Deperdussin Monocoque

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Deperdussin Monocoque
Adt busson mono2.jpg
The Deperdussin Monocoque racer and four of its pilots. From left to right: Guillaume Busson, René Vidart,[1] Jules Védrines and Maurice Prévost
Role Racer
Manufacturer Société Pour les Appareils Deperdussin (SPAD)
Designer Louis Béchereau
First flight 1912

The Deperdussin Monocoque was an early racing aircraft built in 1912 by the Aéroplanes Deperdussin, a French aircraft manufacturer started in 1911 and reorganized as the Société Pour L'Aviation et ses Dérivés (SPAD) in 1913. It is so named because of the method of construction of its fuselage. The aircraft is noted for winning the Gordon Bennett Trophy in 1912 and 1913, and for raising the world speed record for aircraft to 130 mph (210 km/h).


The first use of monocoque construction in aviation is attributed to Eugene Ruchonnet,[2][3] a Swiss marine engineer who had built an aircraft nicknamed the Cigare in 1911,[4] which had a fuselage constructed by building up several layers of thin wood, each lamination being applied at right angle to the one underneath. The usual method of construction of an aircraft's fuselage at this time was to use a wire braced box-girder covered in fabric. Ruchonnet's technique, in which the outer surface of the structure is load-bearing, would become the usual method of aircraft construction.

The Deperdussin Monocoque was a development of an earlier racing aircraft designed by Louis Béchereau which was first flown at the end of 1911 and was the first aircraft to exceed 100 mph in level flight. This aircraft made partial use of the monocoque technique, with a pair of curved load-bearing shells used in conjunction with a conventional wooden box-girder fuselage.


The Deperdussin Monocoque was a mid-wing monoplane with parallel-chord wings with the spars made of hickory and ash, and ribs made of pine. The fuselage was made in two halves, each made by glueing and pinned a layer of tulip wood to a framework of hickory supported by a former, and then applying two further layers of tulipwood, the thickness of the shell being around 4 mm (532 in).[5] The shells were then removed from the formers, internal fittings added and the two halves glued together and covered in fabric. Every effort was made to reduce drag: a large spinner was fitted over the hub of the propeller and the undercarriage was an aerodynamically clean design made from a pair of U-shaped plywood frames.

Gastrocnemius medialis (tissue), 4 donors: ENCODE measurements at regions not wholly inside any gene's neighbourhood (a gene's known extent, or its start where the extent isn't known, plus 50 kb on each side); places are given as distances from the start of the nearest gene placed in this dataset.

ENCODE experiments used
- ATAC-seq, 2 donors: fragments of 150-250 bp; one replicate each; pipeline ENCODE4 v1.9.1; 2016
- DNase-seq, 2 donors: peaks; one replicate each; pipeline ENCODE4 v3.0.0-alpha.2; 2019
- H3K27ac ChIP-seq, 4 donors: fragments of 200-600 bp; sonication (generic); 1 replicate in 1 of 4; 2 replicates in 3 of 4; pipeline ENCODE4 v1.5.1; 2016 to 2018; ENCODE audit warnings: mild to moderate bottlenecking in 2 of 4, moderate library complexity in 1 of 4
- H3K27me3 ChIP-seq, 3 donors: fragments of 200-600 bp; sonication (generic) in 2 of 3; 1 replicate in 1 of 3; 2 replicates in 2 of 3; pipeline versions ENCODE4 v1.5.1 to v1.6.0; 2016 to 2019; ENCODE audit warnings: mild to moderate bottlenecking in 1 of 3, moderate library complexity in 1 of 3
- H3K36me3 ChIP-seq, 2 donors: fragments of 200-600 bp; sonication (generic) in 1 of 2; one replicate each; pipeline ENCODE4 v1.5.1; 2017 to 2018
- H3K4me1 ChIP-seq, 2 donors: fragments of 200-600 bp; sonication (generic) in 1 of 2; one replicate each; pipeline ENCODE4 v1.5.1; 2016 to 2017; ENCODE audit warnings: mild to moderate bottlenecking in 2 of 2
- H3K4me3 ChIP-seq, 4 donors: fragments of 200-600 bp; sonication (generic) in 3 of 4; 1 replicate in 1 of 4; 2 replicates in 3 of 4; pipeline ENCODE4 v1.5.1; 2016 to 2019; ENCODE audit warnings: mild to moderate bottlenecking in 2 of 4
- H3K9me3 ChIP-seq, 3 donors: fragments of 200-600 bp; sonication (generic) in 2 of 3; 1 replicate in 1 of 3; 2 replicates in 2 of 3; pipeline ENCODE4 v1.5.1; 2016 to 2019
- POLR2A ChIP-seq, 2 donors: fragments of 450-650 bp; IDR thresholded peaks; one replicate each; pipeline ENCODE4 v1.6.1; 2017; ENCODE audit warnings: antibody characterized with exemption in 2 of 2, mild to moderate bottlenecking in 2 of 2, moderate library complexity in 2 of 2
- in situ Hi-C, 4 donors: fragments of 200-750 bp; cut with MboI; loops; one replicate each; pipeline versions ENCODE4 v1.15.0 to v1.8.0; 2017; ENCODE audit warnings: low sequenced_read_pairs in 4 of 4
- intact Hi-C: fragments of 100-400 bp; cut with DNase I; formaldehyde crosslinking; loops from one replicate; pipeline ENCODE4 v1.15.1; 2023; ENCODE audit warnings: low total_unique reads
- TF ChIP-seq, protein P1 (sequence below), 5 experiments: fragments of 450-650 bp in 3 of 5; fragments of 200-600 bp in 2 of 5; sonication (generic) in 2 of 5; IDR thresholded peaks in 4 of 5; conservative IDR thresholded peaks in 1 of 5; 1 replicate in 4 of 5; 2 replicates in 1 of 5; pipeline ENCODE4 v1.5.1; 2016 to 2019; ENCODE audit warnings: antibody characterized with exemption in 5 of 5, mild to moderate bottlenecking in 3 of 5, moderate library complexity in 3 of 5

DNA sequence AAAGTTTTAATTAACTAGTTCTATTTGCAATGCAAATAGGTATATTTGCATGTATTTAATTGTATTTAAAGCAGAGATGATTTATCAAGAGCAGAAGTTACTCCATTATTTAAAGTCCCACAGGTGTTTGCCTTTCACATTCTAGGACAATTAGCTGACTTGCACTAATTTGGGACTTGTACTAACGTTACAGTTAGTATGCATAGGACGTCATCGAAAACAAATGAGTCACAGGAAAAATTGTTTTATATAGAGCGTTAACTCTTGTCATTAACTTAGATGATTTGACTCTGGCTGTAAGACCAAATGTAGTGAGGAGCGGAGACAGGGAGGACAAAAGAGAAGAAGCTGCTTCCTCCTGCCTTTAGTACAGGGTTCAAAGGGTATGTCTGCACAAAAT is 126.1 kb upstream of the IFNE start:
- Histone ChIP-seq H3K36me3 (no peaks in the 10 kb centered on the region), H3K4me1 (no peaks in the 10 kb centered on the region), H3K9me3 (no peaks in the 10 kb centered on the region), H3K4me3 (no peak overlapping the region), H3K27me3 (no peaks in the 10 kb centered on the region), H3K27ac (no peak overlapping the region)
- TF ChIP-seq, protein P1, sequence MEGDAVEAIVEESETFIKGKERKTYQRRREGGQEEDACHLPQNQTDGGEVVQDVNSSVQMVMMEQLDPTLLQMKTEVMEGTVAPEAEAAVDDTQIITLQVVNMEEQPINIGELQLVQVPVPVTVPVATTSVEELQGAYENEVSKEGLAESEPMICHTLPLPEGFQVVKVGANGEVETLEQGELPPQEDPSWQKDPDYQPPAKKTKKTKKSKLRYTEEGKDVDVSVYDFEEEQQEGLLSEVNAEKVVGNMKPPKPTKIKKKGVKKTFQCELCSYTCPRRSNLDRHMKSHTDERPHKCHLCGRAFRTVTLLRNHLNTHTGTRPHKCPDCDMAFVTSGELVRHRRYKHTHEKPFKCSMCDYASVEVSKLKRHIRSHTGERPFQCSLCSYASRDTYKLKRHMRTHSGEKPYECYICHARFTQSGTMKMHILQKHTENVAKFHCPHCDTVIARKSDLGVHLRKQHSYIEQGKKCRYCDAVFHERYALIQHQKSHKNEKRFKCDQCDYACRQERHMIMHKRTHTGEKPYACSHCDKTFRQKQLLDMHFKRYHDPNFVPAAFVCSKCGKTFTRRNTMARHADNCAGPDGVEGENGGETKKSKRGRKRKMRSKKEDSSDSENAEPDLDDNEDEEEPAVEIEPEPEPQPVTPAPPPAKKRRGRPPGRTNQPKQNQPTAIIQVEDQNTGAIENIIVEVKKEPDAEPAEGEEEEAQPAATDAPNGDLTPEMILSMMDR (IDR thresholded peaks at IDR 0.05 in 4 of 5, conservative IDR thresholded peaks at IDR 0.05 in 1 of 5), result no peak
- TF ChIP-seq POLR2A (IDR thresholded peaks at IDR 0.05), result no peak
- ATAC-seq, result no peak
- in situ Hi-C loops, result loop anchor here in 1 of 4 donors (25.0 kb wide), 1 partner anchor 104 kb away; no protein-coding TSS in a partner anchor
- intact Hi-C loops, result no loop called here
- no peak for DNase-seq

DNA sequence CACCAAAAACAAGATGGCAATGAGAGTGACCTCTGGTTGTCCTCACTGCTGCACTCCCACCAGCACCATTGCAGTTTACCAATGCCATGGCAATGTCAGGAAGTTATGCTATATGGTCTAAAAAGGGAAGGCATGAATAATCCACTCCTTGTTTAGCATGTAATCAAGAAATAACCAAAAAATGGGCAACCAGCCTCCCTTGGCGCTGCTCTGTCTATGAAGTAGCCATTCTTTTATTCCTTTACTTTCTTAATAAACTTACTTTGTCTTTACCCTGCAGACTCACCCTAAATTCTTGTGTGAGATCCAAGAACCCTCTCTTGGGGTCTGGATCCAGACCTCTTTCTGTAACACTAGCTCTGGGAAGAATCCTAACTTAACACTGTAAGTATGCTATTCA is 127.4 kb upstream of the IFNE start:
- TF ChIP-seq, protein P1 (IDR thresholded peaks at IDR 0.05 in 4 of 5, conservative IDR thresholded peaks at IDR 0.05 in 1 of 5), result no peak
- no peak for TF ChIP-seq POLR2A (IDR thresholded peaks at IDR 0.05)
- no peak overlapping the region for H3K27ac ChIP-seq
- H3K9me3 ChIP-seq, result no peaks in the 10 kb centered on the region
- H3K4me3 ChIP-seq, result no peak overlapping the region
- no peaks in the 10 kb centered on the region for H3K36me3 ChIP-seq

Service history[edit]

Jules Védrines won the 1912 Gordon Bennett Trophy race in a Monocoque, with Maurice Prévost coming second in another Monocoque.

Deperdussin entered three aircraft for the 1913 race, which was held as part of the week-long aviation meeting at Rheims in September 1913. Prévost, Eugène Gilbert and Rost were selected in elimination trials to decide the three pilots who would form the French team. A fourth Monocoque was entered by Crombez, representing Belgium. Prévost's aircraft had been modified by reducing the span of the wings. The race was won by Prévost, who completed the 200 km (120 mi) course in 59 min 45.6 seconds, at an average speed of 200.80 km/h (124.77 mph)[6] Védrines was second in a Ponnier monoplane, while Monocoques placed third (Gilbert) and fourth (Crombez).

A floatplane variant of the Monocoque, the Deperdussin Coupe Schneider, won the inaugural Schneider Trophy competition in 1913, piloted by Prévost.[7]

Appearances in film[edit]

A reproduction made an appearance in the 1978 film The 39 Steps. During the search for Richard Hannay across the English and Scottish countryside, Prussian agents use a Monocoque to hunt for Hannay. The machine does not have a rotary engine but rotary engine sounds are frequently employed while the aircraft is in flight.

Aircraft on display[edit]

An example aircraft is on display in the French Air and Space Museum at Le Bourget, near Paris.[8]

Specifications (1913 Gordon Bennett winner)[edit]

Deperdussin racer 2 view drawing- Aero and Hydro volume 1 pg 4

Data from [9]

General characteristics

  • Crew: 1
  • Length: 6.1 m (20 ft)
  • Wingspan: 6.65 m (21 ft 10 in)
  • Wing area: 9.7 m2 (104 sq ft)
  • Gross weight: 612 kg (1,350 lb)
  • Powerplant: 1 × Gnome Lambda Lambda air cooled 14-cylinder two-row rotary, 120 kW (160 hp)
  • Propellers: 2-bladed Chauvière , 2.31 m (7 ft 7 in) diameter


  • Maximum speed: 201 km/h (124.77 mph, 108.42 kn)



  1. ^ René Vidart; Champagne|Berceau de l'aviation du Monde..Retrieved January 2, 2018]
  2. ^ Emile Ruchonnet; ..Retrieved January 2, 2018
  3. ^ Emile Ruchonnet; Champagne|Berceau de l'aviation du Monde(w/English translation function) ..Retrieved January 2, 2018
  4. ^ Hallion, Kenneth Taking Flight New York, Oxford University Press, 2003 p. 319 ISBN 0-19-516035-5
  5. ^ The 160 hp (120 kW) Deperdussin Racing Monoplane Flight International 22 November 1913, p. 1269
  6. ^ The Gordon Bennett Race Flight International 4 October 1913
  7. ^ "The Monaco Meeting". Flight International. April 19, 1913. p. 450. Archived from the original on October 7, 2012.
  8. ^ "SWAG Trip Reports: 20/06/11 - Musée de l'Air et de l'Espace". SWAG. 2011-06-27. Retrieved 2017-11-15.
  9. ^ The 160 h.p. Deperdussin Racing Monoplane Flight International 22 November 1913, p. 1270


  • Wayne Biddle - Barons of the Sky: From Early Flight to Strategic Warfare. Johns Hopkins University Press, 2001. ISBN 0-8018-6828-9.
  • Émile Auguste Duchêne - Flight Without Formulae: Simple Discussions on the Mechanics of the Aeroplane. Longmans, Green and co., 1914.
  • Jane's All the World's Aircraft. London: Sampson Low Marston. 1913. p. 89.
  • Roux, Robert J. (October 1969). "Le monocoque Deperdussin 1913" [The 1913 Deperdussin Monocoque]. Le album de fanatique de l'Aviation (in French) (4): 10–11. ISSN 0757-4169.